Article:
Michael is a mixed-race gay teen growing up in London. All his life, he’s navigated what it means to be Greek-Cypriot and Jamaican—but never quite feeling Greek or Black enough.

      A fierce coming-of-age novel about identity and the power of drag, from acclaimed UK poet and performer Dean Atta.

      The City We Became

      by N. K. Jemisin

      Sep 2020

      Adult Crossover Thrillers Plus

      In Manhattan, a young grad student gets off the train and realizes he doesn't remember who he is, where he's from, or even his own name. But he can sense the beating heart of the city, see its history, and feel its power.

      In the Bronx, a Lenape gallery director discovers strange graffiti scattered throughout the city, so beautiful and powerful it's as if the paint is literally calling to her.

      In Brooklyn, a politician and mother finds she can hear the songs of her city, pulsing to the beat of her Louboutin heels.

      And they're not the only ones.

      The Dark Tide

      by Alicia Jasinska

      Sep 2020

      Current Trends High Plus

      Every year on Walpurgis Night, Caldella's Witch Queen lures a boy back to her palace—an innocent life to be sacrificed on the full moon to keep the island city from sinking.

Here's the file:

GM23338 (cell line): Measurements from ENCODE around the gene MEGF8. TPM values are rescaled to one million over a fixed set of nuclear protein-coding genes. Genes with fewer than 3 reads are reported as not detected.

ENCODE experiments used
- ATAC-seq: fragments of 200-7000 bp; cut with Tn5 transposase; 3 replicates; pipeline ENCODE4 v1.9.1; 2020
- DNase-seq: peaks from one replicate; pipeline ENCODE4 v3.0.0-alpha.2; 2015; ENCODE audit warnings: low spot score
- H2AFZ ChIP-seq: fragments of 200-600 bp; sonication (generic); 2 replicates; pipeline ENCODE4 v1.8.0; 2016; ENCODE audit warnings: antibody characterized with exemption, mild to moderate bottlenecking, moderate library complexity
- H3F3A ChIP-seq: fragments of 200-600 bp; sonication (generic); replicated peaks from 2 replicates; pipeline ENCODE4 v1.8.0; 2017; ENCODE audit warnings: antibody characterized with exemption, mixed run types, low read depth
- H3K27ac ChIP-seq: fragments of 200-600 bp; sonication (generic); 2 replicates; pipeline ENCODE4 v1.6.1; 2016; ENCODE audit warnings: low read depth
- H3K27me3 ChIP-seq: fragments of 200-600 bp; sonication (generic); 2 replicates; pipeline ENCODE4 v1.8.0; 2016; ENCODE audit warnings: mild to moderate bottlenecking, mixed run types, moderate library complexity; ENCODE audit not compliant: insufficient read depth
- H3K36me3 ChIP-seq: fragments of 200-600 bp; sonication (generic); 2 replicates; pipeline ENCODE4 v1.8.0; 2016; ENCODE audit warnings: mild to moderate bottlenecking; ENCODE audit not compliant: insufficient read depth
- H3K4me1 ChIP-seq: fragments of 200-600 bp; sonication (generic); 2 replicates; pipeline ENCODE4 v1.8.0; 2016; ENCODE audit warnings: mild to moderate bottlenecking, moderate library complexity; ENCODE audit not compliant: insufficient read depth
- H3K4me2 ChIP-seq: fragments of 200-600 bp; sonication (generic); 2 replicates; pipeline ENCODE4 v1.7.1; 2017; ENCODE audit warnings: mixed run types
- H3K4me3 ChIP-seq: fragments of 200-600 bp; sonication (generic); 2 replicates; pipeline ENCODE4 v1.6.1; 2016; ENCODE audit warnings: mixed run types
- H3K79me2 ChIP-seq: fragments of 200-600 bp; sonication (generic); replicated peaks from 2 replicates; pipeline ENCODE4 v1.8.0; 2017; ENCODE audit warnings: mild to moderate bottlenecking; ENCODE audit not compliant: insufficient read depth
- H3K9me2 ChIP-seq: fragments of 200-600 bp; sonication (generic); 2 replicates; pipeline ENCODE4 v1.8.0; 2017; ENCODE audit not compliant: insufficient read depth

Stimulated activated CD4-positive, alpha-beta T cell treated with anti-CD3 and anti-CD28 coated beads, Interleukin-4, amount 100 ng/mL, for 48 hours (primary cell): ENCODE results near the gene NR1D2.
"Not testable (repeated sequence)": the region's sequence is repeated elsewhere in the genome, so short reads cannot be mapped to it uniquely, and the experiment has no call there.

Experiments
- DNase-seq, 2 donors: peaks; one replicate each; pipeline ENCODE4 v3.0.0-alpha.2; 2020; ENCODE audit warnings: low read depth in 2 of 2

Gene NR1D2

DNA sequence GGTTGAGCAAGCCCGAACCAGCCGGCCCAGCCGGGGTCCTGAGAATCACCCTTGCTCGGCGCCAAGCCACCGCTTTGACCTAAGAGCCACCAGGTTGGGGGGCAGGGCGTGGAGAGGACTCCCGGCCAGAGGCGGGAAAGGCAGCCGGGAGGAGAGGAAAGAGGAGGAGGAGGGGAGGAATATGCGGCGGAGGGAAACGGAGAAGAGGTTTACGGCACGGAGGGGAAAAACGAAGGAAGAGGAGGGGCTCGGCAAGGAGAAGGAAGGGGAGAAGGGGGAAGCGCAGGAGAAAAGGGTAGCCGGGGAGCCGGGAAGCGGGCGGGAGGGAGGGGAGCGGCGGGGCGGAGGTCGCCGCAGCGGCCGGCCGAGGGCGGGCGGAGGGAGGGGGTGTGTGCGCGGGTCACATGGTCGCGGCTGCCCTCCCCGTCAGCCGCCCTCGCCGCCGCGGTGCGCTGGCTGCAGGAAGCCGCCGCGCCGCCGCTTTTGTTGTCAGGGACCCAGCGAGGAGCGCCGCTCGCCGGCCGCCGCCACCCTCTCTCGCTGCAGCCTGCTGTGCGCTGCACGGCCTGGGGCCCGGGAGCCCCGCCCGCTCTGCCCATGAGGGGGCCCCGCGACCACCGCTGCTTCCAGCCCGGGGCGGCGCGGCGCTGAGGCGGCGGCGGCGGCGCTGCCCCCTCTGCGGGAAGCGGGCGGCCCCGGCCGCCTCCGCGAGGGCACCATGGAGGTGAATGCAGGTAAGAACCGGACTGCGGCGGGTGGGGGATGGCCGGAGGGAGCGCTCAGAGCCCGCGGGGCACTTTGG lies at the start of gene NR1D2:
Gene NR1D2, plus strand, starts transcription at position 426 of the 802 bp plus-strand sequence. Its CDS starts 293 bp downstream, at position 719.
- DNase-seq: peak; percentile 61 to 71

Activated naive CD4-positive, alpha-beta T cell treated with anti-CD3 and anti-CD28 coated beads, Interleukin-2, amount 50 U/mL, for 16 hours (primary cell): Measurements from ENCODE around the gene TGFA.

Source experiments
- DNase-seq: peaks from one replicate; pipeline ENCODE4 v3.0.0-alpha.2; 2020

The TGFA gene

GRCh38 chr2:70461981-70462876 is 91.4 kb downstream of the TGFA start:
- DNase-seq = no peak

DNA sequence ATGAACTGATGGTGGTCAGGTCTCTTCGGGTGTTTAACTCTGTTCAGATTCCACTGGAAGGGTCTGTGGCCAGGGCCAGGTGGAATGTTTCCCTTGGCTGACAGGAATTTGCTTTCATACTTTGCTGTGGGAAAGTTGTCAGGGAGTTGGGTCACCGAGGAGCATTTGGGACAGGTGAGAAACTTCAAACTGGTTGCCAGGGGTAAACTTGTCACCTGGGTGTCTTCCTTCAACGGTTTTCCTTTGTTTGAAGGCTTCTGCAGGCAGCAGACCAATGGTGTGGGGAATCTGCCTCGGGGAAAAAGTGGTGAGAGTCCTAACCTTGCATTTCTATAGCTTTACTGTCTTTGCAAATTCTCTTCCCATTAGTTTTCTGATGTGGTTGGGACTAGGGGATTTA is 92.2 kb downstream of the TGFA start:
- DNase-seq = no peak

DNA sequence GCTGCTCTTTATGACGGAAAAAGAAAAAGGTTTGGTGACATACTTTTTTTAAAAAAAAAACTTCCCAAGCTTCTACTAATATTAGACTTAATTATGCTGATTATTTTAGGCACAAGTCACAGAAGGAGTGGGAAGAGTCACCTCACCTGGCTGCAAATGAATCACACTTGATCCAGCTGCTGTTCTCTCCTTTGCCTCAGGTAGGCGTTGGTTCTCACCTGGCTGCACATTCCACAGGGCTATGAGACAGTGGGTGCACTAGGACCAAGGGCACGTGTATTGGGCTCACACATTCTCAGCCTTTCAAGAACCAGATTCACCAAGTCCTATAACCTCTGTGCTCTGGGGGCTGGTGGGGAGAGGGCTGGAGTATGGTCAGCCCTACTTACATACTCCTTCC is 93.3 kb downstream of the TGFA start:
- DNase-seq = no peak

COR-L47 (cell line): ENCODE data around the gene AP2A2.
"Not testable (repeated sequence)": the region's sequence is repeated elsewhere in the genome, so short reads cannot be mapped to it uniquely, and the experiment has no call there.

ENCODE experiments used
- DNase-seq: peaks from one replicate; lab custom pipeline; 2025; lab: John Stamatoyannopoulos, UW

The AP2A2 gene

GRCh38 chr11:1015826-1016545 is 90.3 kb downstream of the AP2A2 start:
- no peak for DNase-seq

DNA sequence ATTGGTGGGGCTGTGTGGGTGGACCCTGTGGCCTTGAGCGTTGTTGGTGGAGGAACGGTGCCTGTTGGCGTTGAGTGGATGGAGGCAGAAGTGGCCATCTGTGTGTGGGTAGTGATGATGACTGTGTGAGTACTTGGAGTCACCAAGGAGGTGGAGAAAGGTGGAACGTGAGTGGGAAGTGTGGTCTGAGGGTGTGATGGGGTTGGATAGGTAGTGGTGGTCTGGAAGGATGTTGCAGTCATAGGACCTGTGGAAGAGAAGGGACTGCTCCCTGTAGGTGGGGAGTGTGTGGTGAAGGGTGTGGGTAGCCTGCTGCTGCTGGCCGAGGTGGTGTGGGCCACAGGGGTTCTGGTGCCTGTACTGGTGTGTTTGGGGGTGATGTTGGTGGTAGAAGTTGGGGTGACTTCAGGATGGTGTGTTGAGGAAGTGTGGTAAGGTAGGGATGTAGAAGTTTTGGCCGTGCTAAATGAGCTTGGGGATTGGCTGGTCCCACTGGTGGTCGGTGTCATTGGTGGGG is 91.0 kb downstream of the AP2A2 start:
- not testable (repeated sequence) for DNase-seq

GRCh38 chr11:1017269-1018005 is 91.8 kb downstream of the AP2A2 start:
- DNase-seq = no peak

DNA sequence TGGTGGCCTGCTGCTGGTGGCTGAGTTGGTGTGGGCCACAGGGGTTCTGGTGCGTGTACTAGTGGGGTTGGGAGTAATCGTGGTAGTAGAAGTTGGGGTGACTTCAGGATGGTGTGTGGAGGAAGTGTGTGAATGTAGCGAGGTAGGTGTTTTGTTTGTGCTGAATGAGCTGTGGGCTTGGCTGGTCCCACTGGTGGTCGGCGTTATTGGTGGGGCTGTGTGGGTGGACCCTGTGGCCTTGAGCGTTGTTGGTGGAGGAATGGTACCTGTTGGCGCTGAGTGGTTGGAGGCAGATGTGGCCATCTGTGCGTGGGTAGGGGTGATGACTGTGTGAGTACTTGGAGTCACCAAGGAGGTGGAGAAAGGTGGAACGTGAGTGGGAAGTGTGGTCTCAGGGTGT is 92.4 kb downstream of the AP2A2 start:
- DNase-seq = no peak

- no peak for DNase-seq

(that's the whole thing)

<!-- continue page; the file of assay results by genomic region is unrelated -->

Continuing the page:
Convinced her handsome brother is going to be taken, Lina Kirk enlists the help of the mysterious Tomas Lin, her secret crush and the only boy to ever escape from the palace. But when the queen's eye turns to Tomas, she spirits him away instead. Lina blames herself and decides to go after him.

      When Lina is caught breaking into the palace, the queen offers her a deal: she will let Tomas go if Lina agrees to take his place. Lina accepts and the two soon learn that neither is what they expected. Against their will, they find themselves falling for each other. As water floods Caldella's streets and the dark tide demands its sacrifice, they must choose who to save: themselves, each other, or the island city relying on them both.

      Felix Ever After

      by Kacen Callender

      Sep 2020

      City High School

      Felix Love has never been in love—and, yes, he’s painfully aware of the irony. He desperately wants to know what it’s like and why it seems so easy for everyone but him to find someone. What’s worse is that, even though he is proud of his identity, Felix also secretly fears that he’s one marginalization too many—Black, queer, and transgender—to ever get his own happily ever after.

      When an anonymous student begins sending him transphobic messages—after publicly posting Felix’s deadname alongside images of him before he transitioned—Felix comes up with a plan for revenge. What he didn’t count on: his catfish-to-retaliate scenario landing him in a quasi-love triangle…

      But as he navigates his complicated feelings, Felix begins a journey of questioning and self-discovery that helps redefine his most important relationship: how he feels about himself.